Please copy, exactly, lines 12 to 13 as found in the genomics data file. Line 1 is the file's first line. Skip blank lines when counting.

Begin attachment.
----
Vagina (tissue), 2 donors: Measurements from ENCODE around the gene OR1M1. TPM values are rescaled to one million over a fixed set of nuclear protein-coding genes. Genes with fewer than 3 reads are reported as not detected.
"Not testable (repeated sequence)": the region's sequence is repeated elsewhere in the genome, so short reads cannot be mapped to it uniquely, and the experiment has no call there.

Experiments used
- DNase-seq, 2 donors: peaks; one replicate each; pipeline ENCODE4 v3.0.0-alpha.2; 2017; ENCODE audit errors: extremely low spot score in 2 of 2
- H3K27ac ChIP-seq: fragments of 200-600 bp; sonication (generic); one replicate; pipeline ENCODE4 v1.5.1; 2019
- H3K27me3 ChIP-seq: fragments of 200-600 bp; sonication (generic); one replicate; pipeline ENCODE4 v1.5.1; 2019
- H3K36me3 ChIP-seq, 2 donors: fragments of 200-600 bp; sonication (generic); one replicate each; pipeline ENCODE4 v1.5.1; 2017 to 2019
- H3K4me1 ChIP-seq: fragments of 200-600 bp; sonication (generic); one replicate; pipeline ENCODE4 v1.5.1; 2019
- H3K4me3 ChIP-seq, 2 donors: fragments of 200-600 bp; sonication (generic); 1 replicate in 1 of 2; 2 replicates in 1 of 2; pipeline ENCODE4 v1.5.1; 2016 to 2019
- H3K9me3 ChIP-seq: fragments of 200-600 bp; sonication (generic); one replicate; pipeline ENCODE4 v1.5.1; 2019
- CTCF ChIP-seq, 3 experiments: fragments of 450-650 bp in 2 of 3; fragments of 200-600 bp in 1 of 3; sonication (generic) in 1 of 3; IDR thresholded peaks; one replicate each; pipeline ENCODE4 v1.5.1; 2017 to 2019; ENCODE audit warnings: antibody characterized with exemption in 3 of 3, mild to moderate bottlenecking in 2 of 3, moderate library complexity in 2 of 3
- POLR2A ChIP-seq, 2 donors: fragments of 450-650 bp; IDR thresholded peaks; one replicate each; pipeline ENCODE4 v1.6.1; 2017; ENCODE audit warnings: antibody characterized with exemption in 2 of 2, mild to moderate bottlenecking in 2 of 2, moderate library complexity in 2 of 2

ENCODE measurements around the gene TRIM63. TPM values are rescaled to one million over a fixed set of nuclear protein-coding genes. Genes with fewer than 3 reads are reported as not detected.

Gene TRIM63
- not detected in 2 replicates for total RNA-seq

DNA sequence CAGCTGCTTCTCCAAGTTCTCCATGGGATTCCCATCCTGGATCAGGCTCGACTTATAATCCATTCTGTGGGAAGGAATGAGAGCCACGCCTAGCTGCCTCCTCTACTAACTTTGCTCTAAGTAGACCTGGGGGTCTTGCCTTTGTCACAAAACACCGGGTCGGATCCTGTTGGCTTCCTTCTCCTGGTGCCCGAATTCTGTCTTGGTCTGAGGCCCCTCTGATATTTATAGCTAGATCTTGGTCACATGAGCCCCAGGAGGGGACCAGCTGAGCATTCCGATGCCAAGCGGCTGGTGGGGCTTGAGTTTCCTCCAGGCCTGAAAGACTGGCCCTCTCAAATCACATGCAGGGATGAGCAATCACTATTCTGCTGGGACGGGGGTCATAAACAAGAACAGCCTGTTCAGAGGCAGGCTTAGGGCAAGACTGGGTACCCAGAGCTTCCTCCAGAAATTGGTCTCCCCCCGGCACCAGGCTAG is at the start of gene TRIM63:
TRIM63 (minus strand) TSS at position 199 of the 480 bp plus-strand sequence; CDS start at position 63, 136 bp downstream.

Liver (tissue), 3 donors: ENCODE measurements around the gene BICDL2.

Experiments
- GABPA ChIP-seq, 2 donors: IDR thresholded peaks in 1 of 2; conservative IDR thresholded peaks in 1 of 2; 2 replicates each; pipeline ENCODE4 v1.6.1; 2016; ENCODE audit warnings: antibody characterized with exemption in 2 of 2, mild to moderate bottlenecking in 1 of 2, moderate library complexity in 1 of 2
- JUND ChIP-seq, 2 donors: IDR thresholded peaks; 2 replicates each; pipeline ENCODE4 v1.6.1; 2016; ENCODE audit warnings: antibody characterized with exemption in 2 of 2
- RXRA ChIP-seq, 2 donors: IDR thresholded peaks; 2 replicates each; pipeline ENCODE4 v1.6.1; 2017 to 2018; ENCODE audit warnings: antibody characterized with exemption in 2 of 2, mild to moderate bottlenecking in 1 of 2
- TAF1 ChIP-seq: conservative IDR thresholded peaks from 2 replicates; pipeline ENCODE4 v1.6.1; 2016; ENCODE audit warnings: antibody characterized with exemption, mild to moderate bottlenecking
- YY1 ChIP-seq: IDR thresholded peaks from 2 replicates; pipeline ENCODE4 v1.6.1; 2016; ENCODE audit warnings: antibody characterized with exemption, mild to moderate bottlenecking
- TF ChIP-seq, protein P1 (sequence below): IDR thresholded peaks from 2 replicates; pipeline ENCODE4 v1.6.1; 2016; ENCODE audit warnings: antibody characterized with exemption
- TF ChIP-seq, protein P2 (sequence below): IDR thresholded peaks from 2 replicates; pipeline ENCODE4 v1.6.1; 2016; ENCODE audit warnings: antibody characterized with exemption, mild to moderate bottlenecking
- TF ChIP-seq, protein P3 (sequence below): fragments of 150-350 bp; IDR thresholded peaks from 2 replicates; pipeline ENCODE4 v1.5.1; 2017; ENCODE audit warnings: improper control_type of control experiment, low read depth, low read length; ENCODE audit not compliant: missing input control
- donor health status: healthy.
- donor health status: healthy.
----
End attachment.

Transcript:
- POLR2A ChIP-seq, 2 donors: fragments of 450-650 bp; IDR thresholded peaks; one replicate each; pipeline ENCODE4 v1.6.1; 2017; ENCODE audit warnings: antibody characterized with exemption in 2 of 2, mild to moderate bottlenecking in 2 of 2, moderate library complexity in 2 of 2

ENCODE measurements around the gene TRIM63. TPM values are rescaled to one million over a fixed set of nuclear protein-coding genes. Genes with fewer than 3 reads are reported as not detected.